Campylobacter rectus is a periodontal pathogen with a 150-kDa protein on its cell surface. This protein forms a paracrystalline lattice, called the S- layer, surrounding the outer membrane of this gram-negative bacterium. To initiate a genetic analysis of the possible role of the S-layer in the initial interaction of C. rectus with host epithelial cells, C. rectus strains lacking the S-layer protein gene (crsA) were constructed by allelic exchange mutagenesis. Surprisingly, the lack of the S-layer had only a minor effect on the interaction of C. rectus with HEp-2 epithelial cells; CrsA+ cells were 30 to 50% more adherent than were CrsA- bacteria. Since the host cell expression of cytokines appears to play an important role in the pathogenesis of periodontal diseases, the effect of the S-layer on the epithelial cell cytokine response was also examined by quantitative reverse transcriptase PCR and enzyme-linked immunosorbent assay. Although there were no changes in the mRNA levels for the anti-inflammatory cytokines interleukin-1 receptor agonist (IL-1ra), IL-13, and transforming growth factor β, the expression and secretion of the proinflammatory cytokines IL- 6, IL-8, and tumor necrosis factor alpha (TNF-α) were significantly induced by both wild-type C. rectus and CrsA- bacteria. Interestingly, the kinetics of cytokine induction differed for the CrsA+ and CrsA- bacteria. At early time points, the HEp-2 cells challenged with CrsA- bacteria produced higher levels of IL-6, IL-8, and TNF-α mRNA and protein than did cells challenged with CrsA+ bacteria. We conclude that C. rectus may help initiate periodontitis by increasing the expression of proinflammatory cytokines and that the S-layer may temper this response to facilitate the survival of C. rectus at the site of infection.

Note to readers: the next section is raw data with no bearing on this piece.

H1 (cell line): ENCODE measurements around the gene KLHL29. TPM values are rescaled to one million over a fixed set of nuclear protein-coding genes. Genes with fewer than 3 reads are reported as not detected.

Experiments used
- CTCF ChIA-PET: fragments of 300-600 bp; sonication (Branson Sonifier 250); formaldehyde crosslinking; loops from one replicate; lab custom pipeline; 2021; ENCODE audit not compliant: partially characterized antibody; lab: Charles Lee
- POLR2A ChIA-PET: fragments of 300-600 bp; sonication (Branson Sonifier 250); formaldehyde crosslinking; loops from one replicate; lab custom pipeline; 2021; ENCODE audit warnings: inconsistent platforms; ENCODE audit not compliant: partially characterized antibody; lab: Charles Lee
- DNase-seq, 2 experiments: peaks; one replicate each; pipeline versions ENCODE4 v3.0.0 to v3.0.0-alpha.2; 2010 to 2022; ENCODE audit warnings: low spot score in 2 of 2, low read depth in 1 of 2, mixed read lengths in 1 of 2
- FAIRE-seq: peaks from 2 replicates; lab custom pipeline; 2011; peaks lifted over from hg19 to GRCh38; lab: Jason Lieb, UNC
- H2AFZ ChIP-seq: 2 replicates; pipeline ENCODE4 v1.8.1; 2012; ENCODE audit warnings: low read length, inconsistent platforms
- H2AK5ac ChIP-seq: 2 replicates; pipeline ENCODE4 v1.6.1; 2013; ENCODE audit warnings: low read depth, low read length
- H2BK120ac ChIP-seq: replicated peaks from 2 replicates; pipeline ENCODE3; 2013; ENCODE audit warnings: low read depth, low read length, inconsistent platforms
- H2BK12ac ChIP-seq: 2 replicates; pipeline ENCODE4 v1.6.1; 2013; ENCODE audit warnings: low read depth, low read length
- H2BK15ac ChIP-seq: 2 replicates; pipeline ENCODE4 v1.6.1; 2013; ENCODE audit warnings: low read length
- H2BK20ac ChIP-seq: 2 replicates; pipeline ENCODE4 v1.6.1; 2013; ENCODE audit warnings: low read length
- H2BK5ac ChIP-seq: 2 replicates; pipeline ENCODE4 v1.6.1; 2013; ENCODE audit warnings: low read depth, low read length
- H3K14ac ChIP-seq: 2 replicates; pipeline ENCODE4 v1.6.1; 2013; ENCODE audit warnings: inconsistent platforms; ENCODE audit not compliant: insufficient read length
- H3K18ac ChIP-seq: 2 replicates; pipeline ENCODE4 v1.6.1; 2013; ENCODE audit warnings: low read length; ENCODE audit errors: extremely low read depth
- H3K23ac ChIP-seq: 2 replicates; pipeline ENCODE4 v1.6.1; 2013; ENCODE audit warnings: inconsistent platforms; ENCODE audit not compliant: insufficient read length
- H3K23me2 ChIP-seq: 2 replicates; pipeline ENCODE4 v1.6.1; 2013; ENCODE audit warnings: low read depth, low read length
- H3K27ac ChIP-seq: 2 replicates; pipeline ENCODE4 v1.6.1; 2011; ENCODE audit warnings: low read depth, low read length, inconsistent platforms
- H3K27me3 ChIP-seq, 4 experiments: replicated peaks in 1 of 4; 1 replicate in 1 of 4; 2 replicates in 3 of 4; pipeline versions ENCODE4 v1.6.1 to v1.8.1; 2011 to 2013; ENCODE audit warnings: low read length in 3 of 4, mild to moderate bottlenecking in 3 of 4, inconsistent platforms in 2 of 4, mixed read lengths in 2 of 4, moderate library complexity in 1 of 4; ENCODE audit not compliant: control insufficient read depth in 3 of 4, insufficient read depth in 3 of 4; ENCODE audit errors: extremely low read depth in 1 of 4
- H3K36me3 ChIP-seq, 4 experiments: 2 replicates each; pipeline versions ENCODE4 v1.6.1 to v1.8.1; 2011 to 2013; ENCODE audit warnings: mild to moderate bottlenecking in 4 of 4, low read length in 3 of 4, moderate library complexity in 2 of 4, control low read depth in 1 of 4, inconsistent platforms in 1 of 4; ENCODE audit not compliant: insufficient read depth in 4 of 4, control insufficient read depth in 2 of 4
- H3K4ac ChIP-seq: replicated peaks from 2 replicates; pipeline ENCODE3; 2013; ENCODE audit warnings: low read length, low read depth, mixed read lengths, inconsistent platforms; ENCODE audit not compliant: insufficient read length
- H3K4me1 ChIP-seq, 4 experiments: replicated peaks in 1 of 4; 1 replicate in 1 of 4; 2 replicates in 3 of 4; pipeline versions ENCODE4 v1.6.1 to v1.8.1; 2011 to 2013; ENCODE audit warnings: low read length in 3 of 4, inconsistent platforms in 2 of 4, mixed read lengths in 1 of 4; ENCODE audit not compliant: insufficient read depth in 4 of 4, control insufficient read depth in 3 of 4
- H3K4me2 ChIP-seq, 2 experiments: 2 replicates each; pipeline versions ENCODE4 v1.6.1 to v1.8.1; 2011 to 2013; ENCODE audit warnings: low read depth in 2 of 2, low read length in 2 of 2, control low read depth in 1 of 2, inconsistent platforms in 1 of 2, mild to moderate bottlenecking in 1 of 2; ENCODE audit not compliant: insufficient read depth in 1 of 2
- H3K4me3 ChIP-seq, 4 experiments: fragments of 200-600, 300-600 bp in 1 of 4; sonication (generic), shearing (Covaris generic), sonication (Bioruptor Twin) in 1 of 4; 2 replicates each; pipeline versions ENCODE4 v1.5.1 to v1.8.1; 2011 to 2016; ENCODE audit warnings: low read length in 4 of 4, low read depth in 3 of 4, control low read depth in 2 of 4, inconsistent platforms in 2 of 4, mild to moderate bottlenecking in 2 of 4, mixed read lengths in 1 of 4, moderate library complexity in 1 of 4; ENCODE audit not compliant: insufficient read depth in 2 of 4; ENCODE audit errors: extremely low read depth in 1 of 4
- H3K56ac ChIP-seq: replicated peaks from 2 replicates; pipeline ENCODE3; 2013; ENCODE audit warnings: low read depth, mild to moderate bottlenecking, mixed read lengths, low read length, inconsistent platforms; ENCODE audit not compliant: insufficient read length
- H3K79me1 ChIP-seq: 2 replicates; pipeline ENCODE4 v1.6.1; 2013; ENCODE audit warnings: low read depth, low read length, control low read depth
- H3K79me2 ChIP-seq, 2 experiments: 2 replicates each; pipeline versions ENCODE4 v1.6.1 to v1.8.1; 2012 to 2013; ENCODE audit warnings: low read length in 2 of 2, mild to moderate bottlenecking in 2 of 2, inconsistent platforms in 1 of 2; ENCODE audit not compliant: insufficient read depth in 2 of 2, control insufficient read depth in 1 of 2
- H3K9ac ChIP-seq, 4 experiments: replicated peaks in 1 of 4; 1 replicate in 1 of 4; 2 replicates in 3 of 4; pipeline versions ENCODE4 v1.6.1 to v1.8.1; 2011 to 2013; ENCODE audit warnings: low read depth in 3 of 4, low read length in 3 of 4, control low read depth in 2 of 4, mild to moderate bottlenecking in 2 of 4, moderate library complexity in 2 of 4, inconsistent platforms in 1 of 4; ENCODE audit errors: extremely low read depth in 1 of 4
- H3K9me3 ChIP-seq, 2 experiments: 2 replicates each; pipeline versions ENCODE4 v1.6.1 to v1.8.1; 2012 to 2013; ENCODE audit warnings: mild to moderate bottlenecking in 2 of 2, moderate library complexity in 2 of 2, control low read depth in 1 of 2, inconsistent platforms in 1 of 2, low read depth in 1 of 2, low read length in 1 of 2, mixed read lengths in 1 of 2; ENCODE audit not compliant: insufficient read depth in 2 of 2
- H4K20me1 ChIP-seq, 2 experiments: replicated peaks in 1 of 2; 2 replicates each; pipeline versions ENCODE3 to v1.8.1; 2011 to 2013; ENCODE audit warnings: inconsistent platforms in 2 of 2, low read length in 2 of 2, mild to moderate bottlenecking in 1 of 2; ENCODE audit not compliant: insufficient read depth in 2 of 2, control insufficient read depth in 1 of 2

ASJC Scopus subject areas
- Infectious Diseases